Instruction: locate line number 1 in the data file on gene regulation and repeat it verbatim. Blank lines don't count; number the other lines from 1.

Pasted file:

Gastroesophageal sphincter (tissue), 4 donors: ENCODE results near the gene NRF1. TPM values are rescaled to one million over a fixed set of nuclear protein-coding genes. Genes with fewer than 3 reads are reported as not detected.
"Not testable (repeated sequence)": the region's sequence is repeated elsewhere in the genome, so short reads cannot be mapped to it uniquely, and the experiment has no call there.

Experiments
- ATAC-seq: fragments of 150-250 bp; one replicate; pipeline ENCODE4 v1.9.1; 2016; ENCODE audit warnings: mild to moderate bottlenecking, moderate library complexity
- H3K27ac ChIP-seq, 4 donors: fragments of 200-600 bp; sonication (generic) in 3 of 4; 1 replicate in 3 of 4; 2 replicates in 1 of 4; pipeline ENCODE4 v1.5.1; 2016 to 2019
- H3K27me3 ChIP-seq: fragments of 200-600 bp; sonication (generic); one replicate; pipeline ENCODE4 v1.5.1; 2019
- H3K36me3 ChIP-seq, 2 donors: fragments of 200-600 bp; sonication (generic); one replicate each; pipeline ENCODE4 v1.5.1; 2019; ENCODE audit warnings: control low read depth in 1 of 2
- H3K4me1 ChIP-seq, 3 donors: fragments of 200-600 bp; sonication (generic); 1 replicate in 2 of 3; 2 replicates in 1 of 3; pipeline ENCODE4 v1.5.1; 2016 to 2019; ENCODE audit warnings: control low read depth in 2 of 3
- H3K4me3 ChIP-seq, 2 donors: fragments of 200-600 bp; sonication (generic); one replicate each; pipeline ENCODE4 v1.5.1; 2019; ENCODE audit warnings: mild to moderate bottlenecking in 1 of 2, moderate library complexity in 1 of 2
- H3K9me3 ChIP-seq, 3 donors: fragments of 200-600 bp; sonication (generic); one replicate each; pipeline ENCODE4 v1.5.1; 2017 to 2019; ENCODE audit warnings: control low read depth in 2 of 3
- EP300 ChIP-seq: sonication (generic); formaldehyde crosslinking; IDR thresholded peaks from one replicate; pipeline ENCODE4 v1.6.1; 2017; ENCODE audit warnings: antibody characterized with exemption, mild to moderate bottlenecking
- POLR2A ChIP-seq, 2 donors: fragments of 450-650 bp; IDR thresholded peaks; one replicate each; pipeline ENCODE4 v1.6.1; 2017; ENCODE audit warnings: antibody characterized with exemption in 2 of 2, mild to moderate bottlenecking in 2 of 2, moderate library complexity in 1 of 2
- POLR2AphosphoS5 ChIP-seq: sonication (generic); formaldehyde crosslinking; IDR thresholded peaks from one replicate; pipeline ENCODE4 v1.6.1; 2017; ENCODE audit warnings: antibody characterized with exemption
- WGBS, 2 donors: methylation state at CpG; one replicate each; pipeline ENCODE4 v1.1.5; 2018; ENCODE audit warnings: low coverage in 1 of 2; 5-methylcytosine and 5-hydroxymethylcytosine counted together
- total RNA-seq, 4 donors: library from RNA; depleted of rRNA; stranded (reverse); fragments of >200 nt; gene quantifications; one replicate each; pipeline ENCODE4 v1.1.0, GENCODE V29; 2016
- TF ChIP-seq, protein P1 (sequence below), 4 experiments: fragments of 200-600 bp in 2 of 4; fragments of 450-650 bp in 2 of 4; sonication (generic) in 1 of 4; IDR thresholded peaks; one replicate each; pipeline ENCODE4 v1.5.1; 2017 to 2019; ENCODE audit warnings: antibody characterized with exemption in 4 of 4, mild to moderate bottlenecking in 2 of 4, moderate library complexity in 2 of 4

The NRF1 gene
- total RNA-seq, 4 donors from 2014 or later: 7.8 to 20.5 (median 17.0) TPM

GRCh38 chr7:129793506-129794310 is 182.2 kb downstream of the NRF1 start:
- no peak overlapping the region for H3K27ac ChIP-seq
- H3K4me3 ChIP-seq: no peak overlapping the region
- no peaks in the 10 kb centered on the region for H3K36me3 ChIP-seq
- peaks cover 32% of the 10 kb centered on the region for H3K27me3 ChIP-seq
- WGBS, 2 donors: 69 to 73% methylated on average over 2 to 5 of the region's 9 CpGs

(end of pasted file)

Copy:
Gastroesophageal sphincter (tissue), 4 donors: ENCODE results near the gene NRF1. TPM values are rescaled to one million over a fixed set of nuclear protein-coding genes. Genes with fewer than 3 reads are reported as not detected.